If a worker has a tool attached to themself and needs to pass it to a coworker, the coworker should connect to the tool first before the passing worker disconnects from it. This ensures the tool is 100% tied off and never has the opportunity to become a drop hazard.
For smaller items such as screws and nails, many buckets, bags, and pouches come with closure systems that significantly reduce any likelihood of these small but dangerous items falling out. Some even close automatically when turned upside down. This answers a problem with many popular plastic buckets as they frequently fall over and spill their contents.
Employees should be properly trained on how to use tethered tools. They must be taught how to attach a connection point to the tools, properly use lanyards as connecting devices, and respect the weight rating of the lanyards.
Fall Protection Planning
Following is a look at best practices and solutions for companies when it comes to preventing objects from falling:
- Raise workers’ awareness of drop hazards.
- Require risk assessments before performing work with drop hazards.
- Use energy-absorbing lanyards that reduce the force associated with a dropped tool.
- Workers at height should only bring up the tools they need to do their job.
- Hoist up items and then transfer them over with different lanyards to other workers or to fixed anchor points. This can be done in a bucket which can hold the extra tools.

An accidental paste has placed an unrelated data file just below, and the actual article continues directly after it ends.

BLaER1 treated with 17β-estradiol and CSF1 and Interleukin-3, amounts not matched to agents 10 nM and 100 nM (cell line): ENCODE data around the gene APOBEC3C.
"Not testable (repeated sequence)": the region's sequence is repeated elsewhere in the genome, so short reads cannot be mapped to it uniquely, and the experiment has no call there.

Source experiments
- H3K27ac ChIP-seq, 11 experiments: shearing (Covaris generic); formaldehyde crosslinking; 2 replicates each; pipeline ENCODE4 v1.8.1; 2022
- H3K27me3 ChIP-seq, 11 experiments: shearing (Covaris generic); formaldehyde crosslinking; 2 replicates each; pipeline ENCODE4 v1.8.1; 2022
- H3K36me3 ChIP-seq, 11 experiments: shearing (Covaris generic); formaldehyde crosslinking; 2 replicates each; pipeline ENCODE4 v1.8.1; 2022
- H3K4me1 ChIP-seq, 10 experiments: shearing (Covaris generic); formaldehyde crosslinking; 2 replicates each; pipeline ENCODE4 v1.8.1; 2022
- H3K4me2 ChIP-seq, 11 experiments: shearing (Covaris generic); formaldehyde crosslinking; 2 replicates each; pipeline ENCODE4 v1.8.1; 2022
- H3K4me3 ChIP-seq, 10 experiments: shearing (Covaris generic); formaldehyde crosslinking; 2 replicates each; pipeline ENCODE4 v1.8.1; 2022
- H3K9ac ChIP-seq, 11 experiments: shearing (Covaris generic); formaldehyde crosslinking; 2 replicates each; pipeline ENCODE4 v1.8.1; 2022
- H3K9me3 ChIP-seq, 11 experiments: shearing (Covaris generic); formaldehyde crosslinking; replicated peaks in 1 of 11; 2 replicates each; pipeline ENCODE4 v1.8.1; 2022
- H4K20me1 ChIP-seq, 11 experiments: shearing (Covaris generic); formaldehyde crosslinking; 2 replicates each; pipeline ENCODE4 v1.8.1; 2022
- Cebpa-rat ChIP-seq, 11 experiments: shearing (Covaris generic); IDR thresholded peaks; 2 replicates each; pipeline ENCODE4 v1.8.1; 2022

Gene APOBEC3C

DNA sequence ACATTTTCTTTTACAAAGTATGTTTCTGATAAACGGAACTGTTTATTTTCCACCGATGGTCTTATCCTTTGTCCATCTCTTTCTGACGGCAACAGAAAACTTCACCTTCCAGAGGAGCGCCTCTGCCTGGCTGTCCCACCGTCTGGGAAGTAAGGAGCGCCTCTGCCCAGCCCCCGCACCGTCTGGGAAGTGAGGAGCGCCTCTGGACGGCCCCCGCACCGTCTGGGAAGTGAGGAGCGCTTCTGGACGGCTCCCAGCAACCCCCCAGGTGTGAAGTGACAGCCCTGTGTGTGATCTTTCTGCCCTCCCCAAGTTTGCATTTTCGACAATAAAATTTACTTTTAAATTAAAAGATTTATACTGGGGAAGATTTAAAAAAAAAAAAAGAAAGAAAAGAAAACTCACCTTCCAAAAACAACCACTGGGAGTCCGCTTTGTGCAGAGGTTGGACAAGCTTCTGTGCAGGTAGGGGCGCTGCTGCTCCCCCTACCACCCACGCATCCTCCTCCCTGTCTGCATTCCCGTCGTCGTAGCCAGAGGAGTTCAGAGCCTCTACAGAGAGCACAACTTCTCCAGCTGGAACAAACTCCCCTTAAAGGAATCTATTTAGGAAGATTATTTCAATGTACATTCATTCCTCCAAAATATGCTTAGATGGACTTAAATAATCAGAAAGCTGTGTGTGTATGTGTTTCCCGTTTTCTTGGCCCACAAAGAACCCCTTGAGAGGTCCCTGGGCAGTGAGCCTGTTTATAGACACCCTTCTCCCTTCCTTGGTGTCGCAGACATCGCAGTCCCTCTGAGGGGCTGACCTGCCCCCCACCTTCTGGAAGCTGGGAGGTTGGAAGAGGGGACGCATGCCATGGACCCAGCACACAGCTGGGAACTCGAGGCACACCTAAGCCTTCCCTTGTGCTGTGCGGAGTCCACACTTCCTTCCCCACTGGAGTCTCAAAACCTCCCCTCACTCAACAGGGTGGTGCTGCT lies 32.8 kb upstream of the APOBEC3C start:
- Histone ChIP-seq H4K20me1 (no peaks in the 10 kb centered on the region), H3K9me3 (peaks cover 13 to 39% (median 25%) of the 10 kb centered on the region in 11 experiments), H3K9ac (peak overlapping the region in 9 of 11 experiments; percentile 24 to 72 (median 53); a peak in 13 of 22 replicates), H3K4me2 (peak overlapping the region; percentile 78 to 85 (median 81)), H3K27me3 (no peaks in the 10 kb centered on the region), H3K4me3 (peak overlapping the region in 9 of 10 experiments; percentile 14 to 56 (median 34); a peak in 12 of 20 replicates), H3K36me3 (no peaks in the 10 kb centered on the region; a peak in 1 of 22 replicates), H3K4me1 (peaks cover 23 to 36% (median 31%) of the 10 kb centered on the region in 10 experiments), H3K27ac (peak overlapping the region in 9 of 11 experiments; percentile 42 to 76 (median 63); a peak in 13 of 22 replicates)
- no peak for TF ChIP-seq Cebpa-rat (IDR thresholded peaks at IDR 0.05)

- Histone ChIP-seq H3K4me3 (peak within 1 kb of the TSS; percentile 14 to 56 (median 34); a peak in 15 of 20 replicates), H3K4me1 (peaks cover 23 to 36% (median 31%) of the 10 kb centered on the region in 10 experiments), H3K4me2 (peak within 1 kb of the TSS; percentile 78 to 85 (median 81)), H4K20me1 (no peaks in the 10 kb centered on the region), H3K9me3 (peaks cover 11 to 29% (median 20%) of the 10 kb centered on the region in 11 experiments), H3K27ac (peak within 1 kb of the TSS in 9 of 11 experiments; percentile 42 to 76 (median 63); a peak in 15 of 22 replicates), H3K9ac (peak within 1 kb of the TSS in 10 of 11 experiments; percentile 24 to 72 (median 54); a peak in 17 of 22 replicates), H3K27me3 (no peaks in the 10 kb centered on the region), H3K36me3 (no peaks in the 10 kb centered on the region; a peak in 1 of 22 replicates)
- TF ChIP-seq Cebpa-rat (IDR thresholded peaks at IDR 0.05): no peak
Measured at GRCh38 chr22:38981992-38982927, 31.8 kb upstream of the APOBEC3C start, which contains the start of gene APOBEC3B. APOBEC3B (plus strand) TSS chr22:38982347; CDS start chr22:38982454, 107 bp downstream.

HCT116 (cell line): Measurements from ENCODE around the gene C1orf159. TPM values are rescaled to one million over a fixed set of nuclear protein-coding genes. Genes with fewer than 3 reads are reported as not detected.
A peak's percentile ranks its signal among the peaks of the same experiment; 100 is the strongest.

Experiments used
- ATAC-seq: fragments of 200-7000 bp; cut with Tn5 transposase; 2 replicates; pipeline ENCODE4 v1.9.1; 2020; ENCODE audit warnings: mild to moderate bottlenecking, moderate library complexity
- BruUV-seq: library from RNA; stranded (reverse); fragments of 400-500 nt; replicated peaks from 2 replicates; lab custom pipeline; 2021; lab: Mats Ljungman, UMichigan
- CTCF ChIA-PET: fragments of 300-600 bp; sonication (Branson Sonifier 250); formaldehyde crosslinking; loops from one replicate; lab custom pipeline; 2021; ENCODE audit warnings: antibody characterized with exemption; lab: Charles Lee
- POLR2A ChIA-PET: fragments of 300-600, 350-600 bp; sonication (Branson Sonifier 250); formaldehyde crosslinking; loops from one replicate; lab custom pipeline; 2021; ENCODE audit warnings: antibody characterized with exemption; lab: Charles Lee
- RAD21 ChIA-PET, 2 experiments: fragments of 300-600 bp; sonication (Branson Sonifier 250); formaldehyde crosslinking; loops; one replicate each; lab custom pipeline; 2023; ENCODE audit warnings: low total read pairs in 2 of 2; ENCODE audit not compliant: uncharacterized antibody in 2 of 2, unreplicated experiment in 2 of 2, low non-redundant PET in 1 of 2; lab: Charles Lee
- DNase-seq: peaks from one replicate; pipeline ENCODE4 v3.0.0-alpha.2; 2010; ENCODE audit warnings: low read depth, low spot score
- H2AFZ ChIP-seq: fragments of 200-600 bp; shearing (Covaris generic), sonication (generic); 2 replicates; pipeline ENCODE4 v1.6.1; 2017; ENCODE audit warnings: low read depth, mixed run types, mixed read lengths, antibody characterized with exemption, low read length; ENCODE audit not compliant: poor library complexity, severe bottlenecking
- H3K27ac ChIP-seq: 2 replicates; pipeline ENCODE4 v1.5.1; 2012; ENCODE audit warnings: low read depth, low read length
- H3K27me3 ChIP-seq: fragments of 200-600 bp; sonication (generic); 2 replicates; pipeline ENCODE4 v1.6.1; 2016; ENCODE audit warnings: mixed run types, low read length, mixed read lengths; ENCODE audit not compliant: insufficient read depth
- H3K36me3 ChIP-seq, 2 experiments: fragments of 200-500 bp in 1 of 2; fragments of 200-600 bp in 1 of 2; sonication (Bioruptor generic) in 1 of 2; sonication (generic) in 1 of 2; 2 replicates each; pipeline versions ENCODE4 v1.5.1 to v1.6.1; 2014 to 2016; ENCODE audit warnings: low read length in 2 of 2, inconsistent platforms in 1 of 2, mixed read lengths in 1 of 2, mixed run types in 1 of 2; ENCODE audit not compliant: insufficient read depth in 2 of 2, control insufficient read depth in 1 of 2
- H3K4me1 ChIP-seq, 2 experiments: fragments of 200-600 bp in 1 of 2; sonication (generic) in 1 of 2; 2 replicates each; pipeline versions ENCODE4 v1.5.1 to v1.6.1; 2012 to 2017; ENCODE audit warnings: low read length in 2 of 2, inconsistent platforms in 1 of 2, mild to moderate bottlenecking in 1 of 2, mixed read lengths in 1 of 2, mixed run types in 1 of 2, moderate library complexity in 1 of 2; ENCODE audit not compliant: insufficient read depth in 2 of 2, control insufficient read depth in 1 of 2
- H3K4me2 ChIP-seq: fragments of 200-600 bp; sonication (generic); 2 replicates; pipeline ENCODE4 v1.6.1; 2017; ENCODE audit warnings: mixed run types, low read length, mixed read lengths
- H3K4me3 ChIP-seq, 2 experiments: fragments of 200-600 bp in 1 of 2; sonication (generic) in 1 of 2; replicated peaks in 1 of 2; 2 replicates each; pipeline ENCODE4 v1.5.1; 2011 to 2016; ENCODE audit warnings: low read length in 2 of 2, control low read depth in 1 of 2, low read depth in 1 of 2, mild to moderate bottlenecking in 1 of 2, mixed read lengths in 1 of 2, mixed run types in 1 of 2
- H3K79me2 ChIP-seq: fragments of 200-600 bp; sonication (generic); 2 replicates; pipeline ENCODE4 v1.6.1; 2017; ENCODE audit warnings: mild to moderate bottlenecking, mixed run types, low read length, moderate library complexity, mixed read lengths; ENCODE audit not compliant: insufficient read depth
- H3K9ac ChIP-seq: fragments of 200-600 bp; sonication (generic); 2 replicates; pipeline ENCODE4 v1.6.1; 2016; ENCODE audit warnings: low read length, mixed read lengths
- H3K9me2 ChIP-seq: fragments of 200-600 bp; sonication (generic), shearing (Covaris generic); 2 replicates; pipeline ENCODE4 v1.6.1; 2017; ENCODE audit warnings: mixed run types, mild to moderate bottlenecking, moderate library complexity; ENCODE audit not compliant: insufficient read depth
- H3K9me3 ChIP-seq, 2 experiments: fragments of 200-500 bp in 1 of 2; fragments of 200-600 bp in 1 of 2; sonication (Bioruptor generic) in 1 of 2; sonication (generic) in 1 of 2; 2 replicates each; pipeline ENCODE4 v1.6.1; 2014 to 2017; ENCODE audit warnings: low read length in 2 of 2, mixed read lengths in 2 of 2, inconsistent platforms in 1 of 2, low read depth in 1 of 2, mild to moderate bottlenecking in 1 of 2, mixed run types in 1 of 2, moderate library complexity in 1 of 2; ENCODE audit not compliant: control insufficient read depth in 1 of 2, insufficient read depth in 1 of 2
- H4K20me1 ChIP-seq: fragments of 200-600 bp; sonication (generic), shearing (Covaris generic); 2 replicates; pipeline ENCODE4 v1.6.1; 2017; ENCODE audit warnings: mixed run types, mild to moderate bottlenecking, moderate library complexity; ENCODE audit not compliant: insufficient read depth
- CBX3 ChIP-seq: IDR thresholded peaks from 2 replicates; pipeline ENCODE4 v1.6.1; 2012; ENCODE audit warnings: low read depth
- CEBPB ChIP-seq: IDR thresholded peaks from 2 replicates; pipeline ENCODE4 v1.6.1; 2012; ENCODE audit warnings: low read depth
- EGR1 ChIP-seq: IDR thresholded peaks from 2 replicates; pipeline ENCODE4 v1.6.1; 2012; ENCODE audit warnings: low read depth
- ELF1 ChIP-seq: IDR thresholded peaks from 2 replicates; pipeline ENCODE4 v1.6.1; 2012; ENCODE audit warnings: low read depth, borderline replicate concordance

- Keep all materials at least 3 feet from a leading edge, other than materials specifically required for work in process.
- Remove items from loose or unsealed shirt pockets such as phones, pens, and tools.
- Do not hang objects over guardrails.
- Secure all objects when working on an elevated surface and stack materials securely to prevent them from sliding, falling, or collapsing.
- Require hard hats and other required personal protective equipment for every person in areas at risk for falling objects—no exceptions.
- Rope off the area where fall or drop hazards may exist.
- When working with machines or power tools that can produce flying particles, wear safety glasses, goggles, or face shields.
- Inspect tools prior to use and be sure all guards are in place and in good working condition.
- Allow only properly trained workers to use power tools.
- Avoid working underneath suspended loads.
- Inspect cranes and hoists prior to use to ensure all components are in good working order, including wire rope, lifting hooks, and chains.
- Never exceed the lifting capacity of cranes and hoists.
The employer needs to provide a competent person to manage safety protection from falling hazards. It is the responsibility of every safety manager, site superintendent, supervisor, and worker to make sure they understand the dangers they face when working at a height.
Start by creating complete fall protection plans for tools and equipment as well as workers, and ensuring that workers both on and off the ground are always safe. You might even regularly schedule “hazard hunts” to drive awareness of drop hazards.
Conduct an audit of your work sites by using a checklist designed to help make you aware of potential hazards that can lead to situations with falling tools.
Employers and employees should work as a team to avoid complacency and remain vigilant of safe practices and procedures to follow at all times.